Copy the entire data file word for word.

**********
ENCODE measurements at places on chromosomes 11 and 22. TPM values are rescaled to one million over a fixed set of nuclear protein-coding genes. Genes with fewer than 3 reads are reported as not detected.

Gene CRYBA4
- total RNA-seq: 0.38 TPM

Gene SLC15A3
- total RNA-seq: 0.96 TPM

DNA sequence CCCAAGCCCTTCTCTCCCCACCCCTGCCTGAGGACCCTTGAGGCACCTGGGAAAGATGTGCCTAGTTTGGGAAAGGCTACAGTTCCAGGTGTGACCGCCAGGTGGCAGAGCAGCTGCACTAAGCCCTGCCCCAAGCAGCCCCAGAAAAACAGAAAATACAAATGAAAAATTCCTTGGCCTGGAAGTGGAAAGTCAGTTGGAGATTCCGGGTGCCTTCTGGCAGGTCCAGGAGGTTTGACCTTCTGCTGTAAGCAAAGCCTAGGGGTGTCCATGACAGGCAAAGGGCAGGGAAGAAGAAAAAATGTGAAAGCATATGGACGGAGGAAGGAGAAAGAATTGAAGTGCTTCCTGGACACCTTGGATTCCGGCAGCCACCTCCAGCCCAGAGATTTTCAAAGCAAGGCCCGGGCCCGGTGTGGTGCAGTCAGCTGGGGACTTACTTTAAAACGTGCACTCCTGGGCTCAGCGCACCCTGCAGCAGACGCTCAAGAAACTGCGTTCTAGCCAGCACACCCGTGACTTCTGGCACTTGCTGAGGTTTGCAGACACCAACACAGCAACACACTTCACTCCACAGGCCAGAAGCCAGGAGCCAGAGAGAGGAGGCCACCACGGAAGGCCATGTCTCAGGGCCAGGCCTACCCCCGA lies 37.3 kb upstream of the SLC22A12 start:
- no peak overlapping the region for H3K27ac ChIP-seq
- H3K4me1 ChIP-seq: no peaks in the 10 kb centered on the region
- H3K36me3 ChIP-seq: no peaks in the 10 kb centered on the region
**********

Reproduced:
ENCODE measurements at places on chromosomes 11 and 22. TPM values are rescaled to one million over a fixed set of nuclear protein-coding genes. Genes with fewer than 3 reads are reported as not detected.

Gene CRYBA4
- total RNA-seq: 0.38 TPM

Gene SLC15A3
- total RNA-seq: 0.96 TPM

DNA sequence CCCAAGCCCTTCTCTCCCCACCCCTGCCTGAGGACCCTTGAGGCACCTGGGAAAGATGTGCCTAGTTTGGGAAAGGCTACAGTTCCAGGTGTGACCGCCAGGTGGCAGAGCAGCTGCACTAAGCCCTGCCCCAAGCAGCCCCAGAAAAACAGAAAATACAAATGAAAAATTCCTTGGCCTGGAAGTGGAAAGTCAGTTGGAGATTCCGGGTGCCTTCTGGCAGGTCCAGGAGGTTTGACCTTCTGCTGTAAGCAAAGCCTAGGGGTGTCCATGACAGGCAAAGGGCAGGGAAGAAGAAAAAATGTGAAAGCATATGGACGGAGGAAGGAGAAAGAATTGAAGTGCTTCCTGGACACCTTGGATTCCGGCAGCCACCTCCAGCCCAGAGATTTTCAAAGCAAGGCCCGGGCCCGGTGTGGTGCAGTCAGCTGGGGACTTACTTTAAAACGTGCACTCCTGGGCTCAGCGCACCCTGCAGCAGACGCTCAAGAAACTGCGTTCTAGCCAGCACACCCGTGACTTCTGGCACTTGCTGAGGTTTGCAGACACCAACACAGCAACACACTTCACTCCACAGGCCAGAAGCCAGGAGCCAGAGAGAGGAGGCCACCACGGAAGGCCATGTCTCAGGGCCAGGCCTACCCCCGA lies 37.3 kb upstream of the SLC22A12 start:
- no peak overlapping the region for H3K27ac ChIP-seq
- H3K4me1 ChIP-seq: no peaks in the 10 kb centered on the region
- H3K36me3 ChIP-seq: no peaks in the 10 kb centered on the region